Friday, February 08, 2008

It's a Shame They Couldn't Both Lose

That's what Henry Kissinger supposedly said about the Iran-Iraq war, and it is how I feel about the Hollywood writer's strike, which is apparently about to be settled. Both the writers and the execs (along, of course, with the customer who buy their products) are partners in the crime of the degradation of our culture. Fortunately, we have weapons that we didn't have before; more on that in a minute.

Culture -- here meaning the notions of what is expected and what is prohibited, reinforced (or not) by the media and the family and most of the institutions of society -- is an unusual sort of good in economic thinking. And the products of our vast culture industry are clearly very appealing to people in the US and around the world, especially young people. But this kind of culture -- movies, music, and to a lesser extent of books -- often thrives on breaking barriers. When Elvis Presley went on the Ed Sullivan show, he simply had to shake his hips provocatively. That CBS refused to show him below the waist was no help at all; that made him even more for bitter fruit. Unfortunately, the musician came after Elvis had to do something even more outrageous. So too with every other kind of popular entertainment; within the span of 20 or 30 years, the culture looks shocking or revolting to parents who may have themselves been fans of culture that their parents warned them against.

Because of the power of modern communications technology -- pop culture is very easy to produce and access -- centuries worth of socially constructed guides to good behavior can be torn down in just a few years. This is a very toxic form of negative externality. Junk culture has many of its primary damaging effects on subsequent generations, even as it is targeted to the younger current generations as sweet rebellion. In addition, the modern entertainment industry has proven astonishingly effective at crossing the protective membranes that parents used to be able to establish between their children and the toxic influences from outside the family.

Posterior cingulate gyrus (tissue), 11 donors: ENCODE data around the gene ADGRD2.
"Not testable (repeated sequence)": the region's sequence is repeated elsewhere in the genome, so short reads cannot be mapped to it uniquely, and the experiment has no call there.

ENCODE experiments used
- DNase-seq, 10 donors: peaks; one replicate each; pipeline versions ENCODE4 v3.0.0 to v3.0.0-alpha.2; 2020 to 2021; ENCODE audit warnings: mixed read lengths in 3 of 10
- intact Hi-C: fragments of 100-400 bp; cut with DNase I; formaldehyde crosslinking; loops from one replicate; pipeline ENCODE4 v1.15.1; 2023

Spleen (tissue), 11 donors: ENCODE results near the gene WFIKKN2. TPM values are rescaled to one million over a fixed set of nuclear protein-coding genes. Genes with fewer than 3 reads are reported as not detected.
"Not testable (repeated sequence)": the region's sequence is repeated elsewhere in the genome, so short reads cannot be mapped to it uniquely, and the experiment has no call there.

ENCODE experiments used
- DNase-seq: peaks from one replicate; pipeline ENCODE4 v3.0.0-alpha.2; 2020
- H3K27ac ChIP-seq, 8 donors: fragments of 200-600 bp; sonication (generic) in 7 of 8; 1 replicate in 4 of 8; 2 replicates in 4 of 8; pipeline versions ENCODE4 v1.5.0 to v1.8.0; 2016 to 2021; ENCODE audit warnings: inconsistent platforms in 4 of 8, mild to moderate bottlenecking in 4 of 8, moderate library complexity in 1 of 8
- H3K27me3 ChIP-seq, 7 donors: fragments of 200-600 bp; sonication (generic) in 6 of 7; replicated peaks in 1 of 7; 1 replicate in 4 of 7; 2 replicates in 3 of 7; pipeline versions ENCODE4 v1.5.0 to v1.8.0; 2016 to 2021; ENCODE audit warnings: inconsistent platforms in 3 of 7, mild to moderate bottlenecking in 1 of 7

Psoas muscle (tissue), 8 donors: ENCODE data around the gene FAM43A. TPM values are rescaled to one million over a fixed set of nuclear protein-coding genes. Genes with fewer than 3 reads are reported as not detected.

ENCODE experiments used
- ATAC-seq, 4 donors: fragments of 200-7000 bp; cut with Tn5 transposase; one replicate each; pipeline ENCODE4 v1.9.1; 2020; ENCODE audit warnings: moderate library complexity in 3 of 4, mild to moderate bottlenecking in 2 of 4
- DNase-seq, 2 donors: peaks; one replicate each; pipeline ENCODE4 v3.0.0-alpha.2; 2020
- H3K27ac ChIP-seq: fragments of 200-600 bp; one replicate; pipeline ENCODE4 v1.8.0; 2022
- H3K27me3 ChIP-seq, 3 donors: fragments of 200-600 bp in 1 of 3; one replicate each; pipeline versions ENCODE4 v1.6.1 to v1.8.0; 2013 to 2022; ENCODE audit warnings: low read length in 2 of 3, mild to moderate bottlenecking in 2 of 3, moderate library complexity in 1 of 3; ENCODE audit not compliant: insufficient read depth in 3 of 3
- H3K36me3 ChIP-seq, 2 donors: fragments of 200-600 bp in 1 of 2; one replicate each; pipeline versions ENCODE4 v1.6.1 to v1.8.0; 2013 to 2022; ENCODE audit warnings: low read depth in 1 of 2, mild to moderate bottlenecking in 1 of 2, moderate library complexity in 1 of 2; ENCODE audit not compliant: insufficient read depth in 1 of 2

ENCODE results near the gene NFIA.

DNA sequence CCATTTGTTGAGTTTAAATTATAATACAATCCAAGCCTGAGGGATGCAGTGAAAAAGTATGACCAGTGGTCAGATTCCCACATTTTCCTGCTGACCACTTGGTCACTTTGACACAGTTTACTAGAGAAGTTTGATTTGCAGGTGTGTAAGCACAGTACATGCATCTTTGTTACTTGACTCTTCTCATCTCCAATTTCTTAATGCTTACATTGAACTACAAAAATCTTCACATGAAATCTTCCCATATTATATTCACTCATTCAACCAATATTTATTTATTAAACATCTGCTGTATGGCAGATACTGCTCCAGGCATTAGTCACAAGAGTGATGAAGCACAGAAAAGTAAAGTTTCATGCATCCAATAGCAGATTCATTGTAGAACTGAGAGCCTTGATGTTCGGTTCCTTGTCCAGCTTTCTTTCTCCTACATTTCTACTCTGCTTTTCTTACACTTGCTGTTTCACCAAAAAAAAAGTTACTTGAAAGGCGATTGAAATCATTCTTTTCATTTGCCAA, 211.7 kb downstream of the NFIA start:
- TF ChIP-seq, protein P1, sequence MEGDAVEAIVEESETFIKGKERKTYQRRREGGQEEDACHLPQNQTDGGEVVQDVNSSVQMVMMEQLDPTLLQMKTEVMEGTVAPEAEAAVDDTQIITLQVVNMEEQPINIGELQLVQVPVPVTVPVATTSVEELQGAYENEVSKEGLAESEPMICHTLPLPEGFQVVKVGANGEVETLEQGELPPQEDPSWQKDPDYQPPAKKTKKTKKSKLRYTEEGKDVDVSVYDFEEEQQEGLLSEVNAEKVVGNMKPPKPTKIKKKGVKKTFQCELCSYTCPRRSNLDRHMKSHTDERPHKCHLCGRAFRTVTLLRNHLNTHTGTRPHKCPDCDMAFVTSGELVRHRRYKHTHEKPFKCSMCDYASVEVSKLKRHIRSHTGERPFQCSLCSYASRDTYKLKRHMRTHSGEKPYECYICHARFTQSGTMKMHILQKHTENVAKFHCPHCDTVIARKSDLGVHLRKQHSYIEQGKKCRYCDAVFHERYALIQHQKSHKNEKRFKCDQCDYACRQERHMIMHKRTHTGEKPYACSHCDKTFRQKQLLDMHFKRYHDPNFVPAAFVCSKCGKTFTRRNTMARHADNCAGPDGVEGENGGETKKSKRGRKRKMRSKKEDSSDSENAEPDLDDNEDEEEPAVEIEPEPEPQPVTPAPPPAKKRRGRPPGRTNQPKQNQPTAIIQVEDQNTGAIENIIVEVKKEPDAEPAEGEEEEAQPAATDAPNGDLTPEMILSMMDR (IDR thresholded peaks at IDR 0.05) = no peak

I do not mean to come across as some sort of hopeless prude; I am not proud of a lot of the things I did when I was a teenager, and am adamant that my children never consider doing them, but I suppose, mostly thanks to my parents’ diligence, that I turned out okay. But we are not talking about individuals, but about averages. And on average, I suspect that because of the appeal of rebellion among the young, the producers in the entertainment industry are pushing the culture downwards as much is being pushed downward by it. Anti-globalization activists make much of the so-called "race to the bottom," in which countries are forced to eviscerate wages and working conditions to attract multinational factories. I debunk this claim with the data in my book, but the peculiar economics of the culture industry described above suggest that a cultural "race to the bottom" is more than reasonable.

But we are not without defenses. The ability to secede from the culture through private and homeschooling and taking advantage of the much greater cultural variety made possible by digital technology (Elvis was the only thing on TV back in the day, but attentive parents can now select cultural reinforcements much more to their liking, because so many more cultural types are available) are ways in which a free society allows those most concerned about the culture to protect those they love from it. (Not to mention the ability provided by the power to just say no. A colleague recently asked me if I'd seen the Democratic presidential debate the previous night on one of the cable stations, and I told them that I hadn't because I don't have cable TV. He looked at me as if I had told him that I didn't have running water.)

But if the model I sketched above is accurate, it is the inattentive parents that we have to worry about.



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